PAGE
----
Over the course of Aretha Franklin’s career she recorded more than 40 studio albums. Most of these albums are readily available to stream across Spotify, Apple Music, and Tidal. However, 6 of Aretha’s albums are absent from all platforms. While none of them rank among her best work, each album has at least a song or two of essential listening. Five of the albums were released in the 1970’s. The sixth was her last body of mainly original work, released in 2011. This is a guide to navigating these 6 elusive Aretha Franklin albums.
The first five albums coincide with a shift in Aretha’s success at Atlantic Records. After an unparalleled string of genre-defining hits from 1967-1973, Aretha’s success slowed. Popular music shifted, but Aretha did not. The change began with 1973’s Hey Now Hey (The Other Side Of The Sky), produced by Quincy Jones. Expected to be a triumph, the album tanked. Things did turn back around momentarily with 1974’s Let Me In Your Life and 1976’s Sparkle. However, the other 5 albums released from 1974-1979 disappointed commercially.
So, why exclude them from contemporary formats? The story goes that when Aretha left Atlantic Records in 1979, she left with the masters to these 5 albums. That means, Aretha, not Atlantic, owns the rights to these albums. So? Aretha has complete control over the reissuing of this material. As a result, these five albums have never been reissued, remastered, or even released to CD, or cassette, or digital. To this day, they are only officially available on vinyl and 8-track. Only once, on an out-of-print 1994 box set The Queen of Soul: The Atlantic Recordings, were 4 songs from these five albums reissued. The same lack of reissue/digital release can be said for the sixth album, which was released on Aretha’s own label in 2011.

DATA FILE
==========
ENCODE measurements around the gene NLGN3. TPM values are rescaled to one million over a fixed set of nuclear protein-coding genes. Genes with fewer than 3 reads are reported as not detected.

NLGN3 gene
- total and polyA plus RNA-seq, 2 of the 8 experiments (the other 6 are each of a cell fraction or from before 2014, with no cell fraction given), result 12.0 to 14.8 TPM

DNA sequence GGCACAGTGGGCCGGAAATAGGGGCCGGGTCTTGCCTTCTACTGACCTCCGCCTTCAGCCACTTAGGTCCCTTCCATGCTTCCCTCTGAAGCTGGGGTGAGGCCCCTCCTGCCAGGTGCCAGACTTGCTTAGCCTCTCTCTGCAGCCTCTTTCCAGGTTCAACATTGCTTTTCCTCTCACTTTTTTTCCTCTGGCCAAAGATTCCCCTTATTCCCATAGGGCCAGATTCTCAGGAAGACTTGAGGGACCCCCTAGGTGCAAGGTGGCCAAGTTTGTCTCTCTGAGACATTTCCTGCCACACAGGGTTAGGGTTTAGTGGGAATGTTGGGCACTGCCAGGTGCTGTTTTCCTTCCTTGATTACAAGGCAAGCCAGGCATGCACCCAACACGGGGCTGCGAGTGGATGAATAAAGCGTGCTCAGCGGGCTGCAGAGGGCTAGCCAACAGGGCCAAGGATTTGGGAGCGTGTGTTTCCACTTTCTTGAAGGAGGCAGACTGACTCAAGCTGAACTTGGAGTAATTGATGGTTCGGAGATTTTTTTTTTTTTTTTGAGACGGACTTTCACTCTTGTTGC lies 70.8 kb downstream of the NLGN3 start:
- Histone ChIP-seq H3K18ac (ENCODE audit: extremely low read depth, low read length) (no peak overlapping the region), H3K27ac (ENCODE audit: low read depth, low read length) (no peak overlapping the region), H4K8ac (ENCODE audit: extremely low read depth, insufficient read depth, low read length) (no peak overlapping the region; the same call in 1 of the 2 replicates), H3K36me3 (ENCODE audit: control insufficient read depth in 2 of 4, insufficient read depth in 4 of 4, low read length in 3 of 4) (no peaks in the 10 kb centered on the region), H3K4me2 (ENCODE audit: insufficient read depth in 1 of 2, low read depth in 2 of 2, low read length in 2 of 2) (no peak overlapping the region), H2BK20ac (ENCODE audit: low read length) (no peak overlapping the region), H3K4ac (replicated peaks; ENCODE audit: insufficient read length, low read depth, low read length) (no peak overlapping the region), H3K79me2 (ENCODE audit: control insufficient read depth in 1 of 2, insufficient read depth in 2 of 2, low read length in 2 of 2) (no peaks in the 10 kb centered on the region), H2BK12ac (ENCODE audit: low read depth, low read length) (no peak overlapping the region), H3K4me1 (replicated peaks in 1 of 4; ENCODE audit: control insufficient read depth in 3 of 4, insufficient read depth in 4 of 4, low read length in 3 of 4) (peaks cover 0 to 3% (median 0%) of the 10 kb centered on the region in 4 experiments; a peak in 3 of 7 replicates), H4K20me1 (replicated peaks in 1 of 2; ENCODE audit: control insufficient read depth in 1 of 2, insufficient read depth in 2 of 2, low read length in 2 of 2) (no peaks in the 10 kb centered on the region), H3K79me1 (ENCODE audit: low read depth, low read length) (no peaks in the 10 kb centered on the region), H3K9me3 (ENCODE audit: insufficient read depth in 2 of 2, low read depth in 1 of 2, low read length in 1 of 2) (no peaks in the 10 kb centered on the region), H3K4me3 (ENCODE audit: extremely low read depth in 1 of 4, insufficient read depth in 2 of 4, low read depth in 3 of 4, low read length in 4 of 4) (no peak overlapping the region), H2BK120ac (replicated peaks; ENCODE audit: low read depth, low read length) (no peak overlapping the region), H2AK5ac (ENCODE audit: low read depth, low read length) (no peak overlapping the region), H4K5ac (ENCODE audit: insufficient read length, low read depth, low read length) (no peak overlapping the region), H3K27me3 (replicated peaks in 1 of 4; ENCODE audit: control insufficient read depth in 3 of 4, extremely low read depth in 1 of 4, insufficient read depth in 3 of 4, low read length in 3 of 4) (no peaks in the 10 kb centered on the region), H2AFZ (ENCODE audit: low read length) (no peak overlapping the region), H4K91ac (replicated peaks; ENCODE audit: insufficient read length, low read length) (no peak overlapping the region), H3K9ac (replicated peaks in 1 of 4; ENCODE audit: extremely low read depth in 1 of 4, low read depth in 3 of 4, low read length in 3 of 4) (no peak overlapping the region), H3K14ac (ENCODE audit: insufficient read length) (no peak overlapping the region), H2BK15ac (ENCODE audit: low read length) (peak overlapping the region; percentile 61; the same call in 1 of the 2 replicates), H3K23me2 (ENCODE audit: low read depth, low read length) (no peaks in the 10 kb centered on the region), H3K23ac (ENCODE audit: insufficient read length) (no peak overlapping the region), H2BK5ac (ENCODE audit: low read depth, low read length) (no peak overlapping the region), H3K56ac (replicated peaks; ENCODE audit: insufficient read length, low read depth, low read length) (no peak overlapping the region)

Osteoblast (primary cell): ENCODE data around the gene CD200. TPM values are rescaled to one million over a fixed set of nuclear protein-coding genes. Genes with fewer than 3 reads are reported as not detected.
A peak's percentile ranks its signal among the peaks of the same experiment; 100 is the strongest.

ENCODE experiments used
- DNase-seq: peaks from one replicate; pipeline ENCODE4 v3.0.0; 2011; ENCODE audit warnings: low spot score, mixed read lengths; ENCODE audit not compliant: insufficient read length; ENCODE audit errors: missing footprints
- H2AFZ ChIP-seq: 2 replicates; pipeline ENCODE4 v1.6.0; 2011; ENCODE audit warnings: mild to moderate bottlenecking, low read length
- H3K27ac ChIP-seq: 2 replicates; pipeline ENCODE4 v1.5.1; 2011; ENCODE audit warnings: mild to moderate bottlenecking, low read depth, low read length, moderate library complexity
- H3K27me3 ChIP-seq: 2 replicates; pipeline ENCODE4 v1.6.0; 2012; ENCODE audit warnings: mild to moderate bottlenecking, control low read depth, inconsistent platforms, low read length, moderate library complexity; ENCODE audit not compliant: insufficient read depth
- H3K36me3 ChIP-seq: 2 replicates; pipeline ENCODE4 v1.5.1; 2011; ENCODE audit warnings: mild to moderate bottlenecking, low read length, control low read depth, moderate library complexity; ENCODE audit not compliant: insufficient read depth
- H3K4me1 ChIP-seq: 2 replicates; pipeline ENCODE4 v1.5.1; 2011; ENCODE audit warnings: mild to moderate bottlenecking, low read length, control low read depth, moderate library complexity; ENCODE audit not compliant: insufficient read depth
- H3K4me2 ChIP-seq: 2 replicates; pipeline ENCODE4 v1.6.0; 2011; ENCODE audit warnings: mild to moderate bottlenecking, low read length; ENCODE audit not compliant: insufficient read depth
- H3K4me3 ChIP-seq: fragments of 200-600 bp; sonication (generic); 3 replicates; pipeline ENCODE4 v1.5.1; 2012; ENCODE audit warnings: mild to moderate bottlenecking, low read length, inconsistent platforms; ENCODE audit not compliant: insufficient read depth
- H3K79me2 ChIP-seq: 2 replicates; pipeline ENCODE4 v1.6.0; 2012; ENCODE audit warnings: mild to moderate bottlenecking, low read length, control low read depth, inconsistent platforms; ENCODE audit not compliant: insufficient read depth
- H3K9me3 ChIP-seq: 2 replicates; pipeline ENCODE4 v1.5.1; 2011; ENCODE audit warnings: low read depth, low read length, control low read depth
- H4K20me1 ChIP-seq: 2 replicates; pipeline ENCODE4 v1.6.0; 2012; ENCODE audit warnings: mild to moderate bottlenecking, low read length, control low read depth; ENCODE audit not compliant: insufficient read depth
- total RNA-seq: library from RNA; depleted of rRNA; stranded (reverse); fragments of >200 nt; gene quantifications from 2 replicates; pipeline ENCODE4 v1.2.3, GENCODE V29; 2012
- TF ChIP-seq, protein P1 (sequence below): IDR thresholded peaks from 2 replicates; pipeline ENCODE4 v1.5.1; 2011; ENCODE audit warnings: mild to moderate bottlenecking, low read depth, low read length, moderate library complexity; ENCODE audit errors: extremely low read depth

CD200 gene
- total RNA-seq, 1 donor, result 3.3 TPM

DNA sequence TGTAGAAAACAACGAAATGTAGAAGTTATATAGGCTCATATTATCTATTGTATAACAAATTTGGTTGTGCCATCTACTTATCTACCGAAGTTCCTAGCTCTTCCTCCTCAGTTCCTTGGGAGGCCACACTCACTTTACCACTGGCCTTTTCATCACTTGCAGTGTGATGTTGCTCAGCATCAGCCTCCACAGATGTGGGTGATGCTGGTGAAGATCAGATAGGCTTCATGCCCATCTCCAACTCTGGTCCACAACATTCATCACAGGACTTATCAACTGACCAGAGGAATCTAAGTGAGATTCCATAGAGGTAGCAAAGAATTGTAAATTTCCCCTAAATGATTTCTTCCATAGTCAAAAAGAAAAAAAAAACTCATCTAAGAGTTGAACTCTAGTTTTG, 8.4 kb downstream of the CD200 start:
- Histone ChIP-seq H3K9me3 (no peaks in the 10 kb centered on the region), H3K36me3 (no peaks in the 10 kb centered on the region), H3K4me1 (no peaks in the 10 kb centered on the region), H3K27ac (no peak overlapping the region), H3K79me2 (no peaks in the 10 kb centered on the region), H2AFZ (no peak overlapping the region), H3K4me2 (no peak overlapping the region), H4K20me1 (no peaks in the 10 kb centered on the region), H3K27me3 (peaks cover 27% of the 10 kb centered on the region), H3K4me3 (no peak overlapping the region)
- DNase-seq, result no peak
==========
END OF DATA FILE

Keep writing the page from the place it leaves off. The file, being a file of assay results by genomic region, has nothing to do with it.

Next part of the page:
With Everything I Feel In Me (1974)
This album indicated that Hey Now Hey with Quincy Jones wasn’t a one-time fluke. Just two years after the 1-2-3 punch of Aretha: Live at the Fillmore West, Young, Gifted & Black, and Amazing Grace, this album confirmed a slowdown in success. Produced by Aretha’s A-team: Jerry Wexler, Arif Mardin, and Tom Dowd, something doesn’t connect like old times. For one, the covers don’t strike like they used to. That’s a sign, because Aretha can essentially demolish any cover she’s presented. The essentials come in the form of Aretha’s self-penned title cut, and her sister Carolyn’s extremely catchy contribution “Without Love”. There’s a first hint of disco here with “Don’t Go Breaking My Heart”, a zipping string cut with freestyle-esque spoken word bits. Yet, in 1974, it feels out of place on this largely R&B album.
This is the final effort Aretha released with Jerry Wexler at the boards (who signed her and produced her first big hits). Her own composition “Mr. DJ (5 For The DJ)” opens the album. It’s upbeat, but a far cry from “Sister From Texas” and “Rock Steady”. She demolishes the Van McCoy composition “Walk Softly”, and title track “You”. Fun fact: The title track also appeared on Natalie Cole’s debut album Inseparable, also released in 1975. Natalie went on to end Aretha’s 8-year winning streak of the Best Female R&B Performance Grammy with Inseparable’s “This Will Be (An Everlasting Love)”. There have been rumors that the song was offered to Aretha but she turned it down. Imagine Aretha cutting through that.
Sweet Passion (1977)
Riding high off the success of Sparkle in 1976, Aretha hoped to keep the hits coming. This time around, Aretha linked up with Lamont Dozier of the Motown trio Holland-Dozier-Holland. That trio’s hit compositions (for those unaware) include “Baby Love”, “You Keep Me Hangin’ On”, “Heat Wave”, “I Can’t Help Myself” and “Nowhere To Run”, to name just a few. The first side overpowers, driven by the trippy “Break It To Me Gently” and Aretha’s flawless composition “When I Think About You”. Side B’s “Mumbles/I Got The Music In Me” is strange but enjoyable with some first-class scatting from Aretha, and Aretha’s self-composed title track is, once again, stellar. Out of these five 70’s albums, Sweet Passion is probably the catchiest and most cohesive. She also did a massive cover of “You Light Up My Life” that didn’t make the album. Good luck hunting that one down in high quality.